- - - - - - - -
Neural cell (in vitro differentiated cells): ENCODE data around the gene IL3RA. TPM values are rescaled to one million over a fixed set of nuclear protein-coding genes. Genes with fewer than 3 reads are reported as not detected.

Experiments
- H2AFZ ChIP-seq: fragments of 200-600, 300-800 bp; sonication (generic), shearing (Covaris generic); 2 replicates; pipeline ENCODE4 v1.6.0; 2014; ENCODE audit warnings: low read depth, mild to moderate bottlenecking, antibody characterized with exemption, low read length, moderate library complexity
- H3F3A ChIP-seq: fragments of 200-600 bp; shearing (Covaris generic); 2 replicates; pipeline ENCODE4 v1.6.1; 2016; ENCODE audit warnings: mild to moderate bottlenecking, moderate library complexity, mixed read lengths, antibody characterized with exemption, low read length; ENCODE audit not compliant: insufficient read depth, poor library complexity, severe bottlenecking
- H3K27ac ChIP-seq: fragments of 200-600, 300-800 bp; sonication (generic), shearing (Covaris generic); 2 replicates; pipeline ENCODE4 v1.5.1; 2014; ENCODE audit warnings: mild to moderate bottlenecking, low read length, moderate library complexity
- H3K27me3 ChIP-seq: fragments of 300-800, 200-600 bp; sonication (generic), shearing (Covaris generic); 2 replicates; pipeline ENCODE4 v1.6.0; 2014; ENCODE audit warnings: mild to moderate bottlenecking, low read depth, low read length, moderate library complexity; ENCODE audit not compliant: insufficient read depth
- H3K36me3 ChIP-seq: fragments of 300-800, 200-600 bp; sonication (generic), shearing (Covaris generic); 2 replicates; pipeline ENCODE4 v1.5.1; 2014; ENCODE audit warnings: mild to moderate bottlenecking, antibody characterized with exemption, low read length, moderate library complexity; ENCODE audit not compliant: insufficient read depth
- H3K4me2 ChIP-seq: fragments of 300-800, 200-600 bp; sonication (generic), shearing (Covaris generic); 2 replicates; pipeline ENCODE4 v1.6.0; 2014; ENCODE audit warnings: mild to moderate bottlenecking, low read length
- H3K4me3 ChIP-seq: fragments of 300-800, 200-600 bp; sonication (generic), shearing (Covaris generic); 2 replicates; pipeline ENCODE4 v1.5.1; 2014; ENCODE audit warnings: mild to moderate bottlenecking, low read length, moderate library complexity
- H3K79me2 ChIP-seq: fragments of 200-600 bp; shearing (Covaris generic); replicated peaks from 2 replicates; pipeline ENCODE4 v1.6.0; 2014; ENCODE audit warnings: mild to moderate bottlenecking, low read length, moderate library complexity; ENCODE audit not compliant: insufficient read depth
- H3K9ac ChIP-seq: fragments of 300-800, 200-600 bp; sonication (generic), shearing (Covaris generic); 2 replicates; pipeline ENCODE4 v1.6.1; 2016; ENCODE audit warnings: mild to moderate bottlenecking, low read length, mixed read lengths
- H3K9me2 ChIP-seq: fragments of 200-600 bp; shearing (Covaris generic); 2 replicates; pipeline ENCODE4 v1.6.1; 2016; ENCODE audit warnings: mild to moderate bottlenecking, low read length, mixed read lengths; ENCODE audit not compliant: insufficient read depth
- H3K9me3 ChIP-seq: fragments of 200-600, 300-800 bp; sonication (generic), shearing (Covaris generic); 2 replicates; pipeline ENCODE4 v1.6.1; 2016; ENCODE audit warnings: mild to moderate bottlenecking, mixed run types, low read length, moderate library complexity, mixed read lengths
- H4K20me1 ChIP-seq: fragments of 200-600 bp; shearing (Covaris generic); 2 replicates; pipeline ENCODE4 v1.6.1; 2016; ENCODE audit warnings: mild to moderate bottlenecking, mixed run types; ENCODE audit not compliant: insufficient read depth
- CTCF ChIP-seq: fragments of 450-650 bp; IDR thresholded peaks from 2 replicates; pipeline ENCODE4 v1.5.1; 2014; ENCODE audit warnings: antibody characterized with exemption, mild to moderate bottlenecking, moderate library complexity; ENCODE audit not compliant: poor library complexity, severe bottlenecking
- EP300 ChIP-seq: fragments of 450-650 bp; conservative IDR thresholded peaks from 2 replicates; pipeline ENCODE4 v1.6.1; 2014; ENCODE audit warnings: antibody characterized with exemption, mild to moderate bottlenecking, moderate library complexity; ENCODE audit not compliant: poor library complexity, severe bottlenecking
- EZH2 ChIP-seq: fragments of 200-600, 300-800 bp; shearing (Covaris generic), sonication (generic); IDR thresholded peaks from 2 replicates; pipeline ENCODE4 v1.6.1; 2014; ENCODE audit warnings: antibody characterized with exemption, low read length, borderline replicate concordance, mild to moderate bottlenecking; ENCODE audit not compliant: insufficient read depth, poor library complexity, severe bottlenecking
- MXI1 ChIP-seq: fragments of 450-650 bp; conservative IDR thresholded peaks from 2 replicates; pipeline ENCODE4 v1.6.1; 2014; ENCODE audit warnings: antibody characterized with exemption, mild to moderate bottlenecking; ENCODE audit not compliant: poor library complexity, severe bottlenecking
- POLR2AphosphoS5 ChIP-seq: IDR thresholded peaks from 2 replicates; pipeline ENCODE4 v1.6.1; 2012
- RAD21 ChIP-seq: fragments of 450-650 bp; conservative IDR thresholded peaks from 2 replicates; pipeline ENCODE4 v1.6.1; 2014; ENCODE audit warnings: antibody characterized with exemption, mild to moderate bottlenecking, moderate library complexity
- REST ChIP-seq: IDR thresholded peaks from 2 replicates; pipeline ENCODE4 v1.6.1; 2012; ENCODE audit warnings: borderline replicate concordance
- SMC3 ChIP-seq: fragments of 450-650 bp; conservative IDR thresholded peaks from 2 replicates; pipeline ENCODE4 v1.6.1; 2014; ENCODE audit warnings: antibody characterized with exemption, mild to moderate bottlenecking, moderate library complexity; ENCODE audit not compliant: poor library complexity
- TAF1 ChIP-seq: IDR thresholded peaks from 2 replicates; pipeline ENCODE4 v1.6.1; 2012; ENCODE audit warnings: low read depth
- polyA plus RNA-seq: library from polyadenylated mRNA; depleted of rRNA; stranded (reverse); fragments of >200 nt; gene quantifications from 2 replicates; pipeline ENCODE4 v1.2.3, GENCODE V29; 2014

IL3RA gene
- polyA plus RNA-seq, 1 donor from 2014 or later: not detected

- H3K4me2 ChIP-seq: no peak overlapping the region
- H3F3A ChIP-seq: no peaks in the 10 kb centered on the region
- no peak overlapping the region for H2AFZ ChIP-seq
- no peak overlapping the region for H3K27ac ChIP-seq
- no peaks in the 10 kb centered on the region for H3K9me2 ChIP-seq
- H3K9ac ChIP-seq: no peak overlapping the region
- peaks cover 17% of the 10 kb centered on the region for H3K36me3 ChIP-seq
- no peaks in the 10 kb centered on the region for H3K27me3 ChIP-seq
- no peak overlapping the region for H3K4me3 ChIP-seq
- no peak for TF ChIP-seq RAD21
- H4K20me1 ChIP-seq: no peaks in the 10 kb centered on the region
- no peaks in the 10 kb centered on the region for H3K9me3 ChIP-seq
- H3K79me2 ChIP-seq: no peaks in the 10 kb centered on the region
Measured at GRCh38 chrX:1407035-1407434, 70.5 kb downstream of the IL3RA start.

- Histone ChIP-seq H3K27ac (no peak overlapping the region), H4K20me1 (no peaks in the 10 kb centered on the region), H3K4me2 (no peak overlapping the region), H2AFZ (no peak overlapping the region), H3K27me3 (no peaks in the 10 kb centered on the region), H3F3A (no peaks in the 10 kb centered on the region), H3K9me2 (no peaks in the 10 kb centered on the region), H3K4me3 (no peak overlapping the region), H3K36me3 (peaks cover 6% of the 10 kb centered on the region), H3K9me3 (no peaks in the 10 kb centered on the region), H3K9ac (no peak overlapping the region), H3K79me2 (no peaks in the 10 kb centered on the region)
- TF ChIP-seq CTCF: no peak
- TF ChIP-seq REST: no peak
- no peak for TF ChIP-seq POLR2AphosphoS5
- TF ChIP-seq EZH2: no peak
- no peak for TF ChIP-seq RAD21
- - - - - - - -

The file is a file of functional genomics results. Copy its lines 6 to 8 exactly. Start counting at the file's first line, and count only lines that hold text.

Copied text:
- H3K27me3 ChIP-seq: fragments of 300-800, 200-600 bp; sonication (generic), shearing (Covaris generic); 2 replicates; pipeline ENCODE4 v1.6.0; 2014; ENCODE audit warnings: mild to moderate bottlenecking, low read depth, low read length, moderate library complexity; ENCODE audit not compliant: insufficient read depth
- H3K36me3 ChIP-seq: fragments of 300-800, 200-600 bp; sonication (generic), shearing (Covaris generic); 2 replicates; pipeline ENCODE4 v1.5.1; 2014; ENCODE audit warnings: mild to moderate bottlenecking, antibody characterized with exemption, low read length, moderate library complexity; ENCODE audit not compliant: insufficient read depth
- H3K4me2 ChIP-seq: fragments of 300-800, 200-600 bp; sonication (generic), shearing (Covaris generic); 2 replicates; pipeline ENCODE4 v1.6.0; 2014; ENCODE audit warnings: mild to moderate bottlenecking, low read length